World Lion Day: Save the Asiatic Lions
“Everything you see exists together in a delicate balance. As king, you need to understand that balance and respect all the creatures, from the crawling ant to the leaping antelope”
– Mufasa (from Lion King movie)
I wish I could describe how I have loved Mufasa and what all I have learned from these powerful cats in real!
It is World Lion Day today and while the world is celebrating this majestic wild cat through various awareness programs, my mind is pondering on the deep message that was conveyed by Mufasa in the movie ‘Lion King’. Homo sapiens, as the dominant species in the world, have been responsible for the destruction of Nature and making many species extinct. We, human beings, have failed to keep Nature’s balance and respect all creatures.
I wish to dedicate this blog to our cat family, here at home in India, the last of the world’s Asiatic Lions residing in Gir, Gujarat. Much of the attention has been given to the African lion always, but its high time that we also talk about the risks that Asiatic Lions face and appreciate the efforts that people are making to protect them.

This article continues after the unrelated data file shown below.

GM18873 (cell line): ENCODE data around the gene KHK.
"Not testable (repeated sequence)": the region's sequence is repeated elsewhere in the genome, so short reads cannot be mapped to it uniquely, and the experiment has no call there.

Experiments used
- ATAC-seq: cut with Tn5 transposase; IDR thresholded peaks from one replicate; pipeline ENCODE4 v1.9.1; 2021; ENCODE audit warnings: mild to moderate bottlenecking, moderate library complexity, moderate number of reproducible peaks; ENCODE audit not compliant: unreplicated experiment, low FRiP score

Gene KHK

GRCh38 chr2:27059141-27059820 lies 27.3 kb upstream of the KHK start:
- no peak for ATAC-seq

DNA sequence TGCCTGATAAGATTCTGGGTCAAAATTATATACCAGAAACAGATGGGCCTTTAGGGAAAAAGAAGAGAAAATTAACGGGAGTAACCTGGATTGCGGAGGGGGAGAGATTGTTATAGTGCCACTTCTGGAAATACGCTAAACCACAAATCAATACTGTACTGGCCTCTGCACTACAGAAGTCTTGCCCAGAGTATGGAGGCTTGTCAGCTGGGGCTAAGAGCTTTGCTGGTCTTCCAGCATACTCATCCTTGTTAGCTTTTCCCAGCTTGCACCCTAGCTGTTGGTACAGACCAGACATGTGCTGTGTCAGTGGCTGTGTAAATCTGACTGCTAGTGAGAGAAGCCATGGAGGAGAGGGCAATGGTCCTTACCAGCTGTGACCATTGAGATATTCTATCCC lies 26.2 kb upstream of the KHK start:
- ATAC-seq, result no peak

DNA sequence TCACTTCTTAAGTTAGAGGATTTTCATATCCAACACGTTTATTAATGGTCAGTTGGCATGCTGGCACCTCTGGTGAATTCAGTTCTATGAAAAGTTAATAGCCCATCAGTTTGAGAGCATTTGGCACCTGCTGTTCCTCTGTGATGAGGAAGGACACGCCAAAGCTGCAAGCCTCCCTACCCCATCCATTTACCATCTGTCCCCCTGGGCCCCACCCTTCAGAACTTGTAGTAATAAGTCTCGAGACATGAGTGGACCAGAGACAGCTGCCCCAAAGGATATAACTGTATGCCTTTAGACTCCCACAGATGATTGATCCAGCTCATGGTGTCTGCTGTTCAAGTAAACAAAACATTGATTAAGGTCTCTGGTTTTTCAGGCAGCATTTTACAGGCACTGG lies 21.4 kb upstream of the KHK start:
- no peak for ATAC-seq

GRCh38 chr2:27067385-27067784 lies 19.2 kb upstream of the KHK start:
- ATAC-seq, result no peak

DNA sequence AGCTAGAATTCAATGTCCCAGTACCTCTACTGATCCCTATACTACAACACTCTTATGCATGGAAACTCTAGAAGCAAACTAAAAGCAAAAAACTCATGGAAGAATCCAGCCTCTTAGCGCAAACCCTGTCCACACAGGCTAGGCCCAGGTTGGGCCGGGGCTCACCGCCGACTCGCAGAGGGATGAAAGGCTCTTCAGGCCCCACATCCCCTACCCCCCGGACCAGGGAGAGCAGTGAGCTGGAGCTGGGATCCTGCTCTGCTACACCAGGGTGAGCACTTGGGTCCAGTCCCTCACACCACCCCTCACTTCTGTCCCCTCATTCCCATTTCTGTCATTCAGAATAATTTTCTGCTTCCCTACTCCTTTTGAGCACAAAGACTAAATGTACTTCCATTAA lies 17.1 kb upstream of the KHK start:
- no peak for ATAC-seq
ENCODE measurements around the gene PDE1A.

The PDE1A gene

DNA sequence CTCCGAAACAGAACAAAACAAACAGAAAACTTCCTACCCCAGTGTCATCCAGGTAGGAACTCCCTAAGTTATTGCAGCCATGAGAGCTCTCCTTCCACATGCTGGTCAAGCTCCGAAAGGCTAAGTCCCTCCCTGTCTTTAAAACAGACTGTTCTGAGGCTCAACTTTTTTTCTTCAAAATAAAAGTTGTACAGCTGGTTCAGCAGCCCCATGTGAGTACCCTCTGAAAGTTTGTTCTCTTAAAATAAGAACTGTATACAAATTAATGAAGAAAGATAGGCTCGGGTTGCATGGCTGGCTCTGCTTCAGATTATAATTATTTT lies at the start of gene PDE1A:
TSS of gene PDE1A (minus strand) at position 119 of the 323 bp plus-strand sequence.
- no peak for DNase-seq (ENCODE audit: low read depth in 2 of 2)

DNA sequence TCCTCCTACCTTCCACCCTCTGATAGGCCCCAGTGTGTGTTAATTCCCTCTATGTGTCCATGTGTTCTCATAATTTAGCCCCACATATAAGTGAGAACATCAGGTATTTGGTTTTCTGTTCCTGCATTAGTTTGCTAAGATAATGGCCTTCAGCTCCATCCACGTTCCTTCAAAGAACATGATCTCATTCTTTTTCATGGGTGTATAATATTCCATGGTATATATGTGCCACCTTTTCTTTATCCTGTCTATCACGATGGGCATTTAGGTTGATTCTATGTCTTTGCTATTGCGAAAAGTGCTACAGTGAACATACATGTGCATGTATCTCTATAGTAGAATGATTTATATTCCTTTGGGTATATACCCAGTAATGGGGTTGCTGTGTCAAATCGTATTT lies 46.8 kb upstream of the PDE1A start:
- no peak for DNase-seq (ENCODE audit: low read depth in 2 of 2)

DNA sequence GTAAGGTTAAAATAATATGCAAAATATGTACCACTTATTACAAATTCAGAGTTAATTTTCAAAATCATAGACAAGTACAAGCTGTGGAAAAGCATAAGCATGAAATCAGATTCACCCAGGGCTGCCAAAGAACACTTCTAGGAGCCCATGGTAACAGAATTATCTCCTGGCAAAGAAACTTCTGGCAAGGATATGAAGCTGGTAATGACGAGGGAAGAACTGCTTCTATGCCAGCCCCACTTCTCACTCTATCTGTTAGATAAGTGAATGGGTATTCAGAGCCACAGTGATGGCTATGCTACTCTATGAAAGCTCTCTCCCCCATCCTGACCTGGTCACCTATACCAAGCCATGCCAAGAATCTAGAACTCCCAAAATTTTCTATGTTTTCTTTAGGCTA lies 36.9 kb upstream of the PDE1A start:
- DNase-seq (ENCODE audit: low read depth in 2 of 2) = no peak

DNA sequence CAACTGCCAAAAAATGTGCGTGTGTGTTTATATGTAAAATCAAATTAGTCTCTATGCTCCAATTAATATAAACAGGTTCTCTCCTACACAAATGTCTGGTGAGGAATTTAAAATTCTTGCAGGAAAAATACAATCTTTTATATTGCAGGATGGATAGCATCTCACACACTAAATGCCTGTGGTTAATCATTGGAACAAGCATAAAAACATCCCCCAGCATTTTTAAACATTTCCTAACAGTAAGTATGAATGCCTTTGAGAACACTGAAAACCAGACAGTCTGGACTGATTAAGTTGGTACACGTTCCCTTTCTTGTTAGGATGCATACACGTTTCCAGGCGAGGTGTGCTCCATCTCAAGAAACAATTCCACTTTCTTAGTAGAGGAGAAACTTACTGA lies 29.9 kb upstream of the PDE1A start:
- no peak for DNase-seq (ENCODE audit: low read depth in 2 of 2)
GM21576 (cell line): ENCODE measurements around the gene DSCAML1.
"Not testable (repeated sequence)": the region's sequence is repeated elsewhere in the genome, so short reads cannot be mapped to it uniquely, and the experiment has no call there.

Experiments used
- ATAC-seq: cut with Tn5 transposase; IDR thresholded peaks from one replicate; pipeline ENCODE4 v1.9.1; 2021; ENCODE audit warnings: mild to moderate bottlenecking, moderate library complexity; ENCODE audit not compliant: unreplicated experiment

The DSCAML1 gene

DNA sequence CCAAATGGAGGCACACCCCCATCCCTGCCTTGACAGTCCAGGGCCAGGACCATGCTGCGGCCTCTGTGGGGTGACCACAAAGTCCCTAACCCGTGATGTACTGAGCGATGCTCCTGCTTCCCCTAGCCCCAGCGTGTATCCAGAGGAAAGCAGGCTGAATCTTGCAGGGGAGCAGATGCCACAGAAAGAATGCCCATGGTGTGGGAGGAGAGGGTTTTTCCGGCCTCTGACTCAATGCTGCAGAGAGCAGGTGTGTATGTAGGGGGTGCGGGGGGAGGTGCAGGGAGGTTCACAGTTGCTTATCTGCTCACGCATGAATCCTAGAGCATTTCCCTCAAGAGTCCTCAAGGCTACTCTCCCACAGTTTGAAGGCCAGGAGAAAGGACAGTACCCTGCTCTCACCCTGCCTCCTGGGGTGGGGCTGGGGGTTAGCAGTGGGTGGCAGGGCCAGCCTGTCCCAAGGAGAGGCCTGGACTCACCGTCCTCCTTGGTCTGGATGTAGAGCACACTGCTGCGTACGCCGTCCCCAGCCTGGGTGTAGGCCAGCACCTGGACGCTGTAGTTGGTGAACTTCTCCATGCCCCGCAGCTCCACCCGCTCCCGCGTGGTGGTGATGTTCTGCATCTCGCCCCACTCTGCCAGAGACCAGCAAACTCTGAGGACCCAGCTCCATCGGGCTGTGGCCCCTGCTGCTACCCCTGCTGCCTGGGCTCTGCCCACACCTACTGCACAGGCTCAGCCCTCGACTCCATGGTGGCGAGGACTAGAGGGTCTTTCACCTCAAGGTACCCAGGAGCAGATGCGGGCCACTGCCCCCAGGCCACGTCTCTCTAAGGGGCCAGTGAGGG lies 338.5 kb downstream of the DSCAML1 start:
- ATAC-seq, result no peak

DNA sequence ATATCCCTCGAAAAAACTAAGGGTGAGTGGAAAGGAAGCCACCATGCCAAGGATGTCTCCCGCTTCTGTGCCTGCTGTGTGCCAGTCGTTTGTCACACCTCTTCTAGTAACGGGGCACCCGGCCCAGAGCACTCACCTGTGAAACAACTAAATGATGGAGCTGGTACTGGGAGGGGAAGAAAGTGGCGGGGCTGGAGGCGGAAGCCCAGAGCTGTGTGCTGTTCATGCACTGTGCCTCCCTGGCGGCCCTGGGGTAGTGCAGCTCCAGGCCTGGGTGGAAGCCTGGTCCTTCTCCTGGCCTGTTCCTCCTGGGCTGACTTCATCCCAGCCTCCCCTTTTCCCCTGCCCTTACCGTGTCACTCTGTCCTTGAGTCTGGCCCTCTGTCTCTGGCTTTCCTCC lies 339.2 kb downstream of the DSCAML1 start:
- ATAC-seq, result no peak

Asiatic Lion, (Panthera leo persica), is one of the seven sub-species of lions in the world and they are natives of Gir National Park in Gujarat. Asiatic Lions differ from the African lions in size, (they are a little smaller). The male manes are less full than those of their African counterparts, and thus, their ears are more prominent. Males tend to not live with the females of the pride unless they are mating or have a large kill.
There is a sad news though. With an estimated 700 of them surviving as we speak, Asiatic Lions are listed as Endangered (very high risk of extinction in the wild) by the International Union for Conservation of Nature (IUCN). Their very small population resides in danger of diseases or natural disasters & man-made destruction – all of these can reduce their population to zero. In Gir, the last two years recorded a death toll of around 220 lions.
The balance is shaking and worldwide agencies including Indian government and Indian Wildlife Law enforcement is involved in conservation programs for Asiatic Lions. From organizing trainings for Gir forest rangers in tracking lions, monitoring pride population, and identifying threats, to rehabilitating injured lions with a view to releasing them back to the wild, the commitment of keeping this royal animal alive is something that comes from the heart.
What can help a bit more are educational efforts for local human inhabitants to help them learn to live with the Asiatic lions in their space. After all it is important to respect the balance!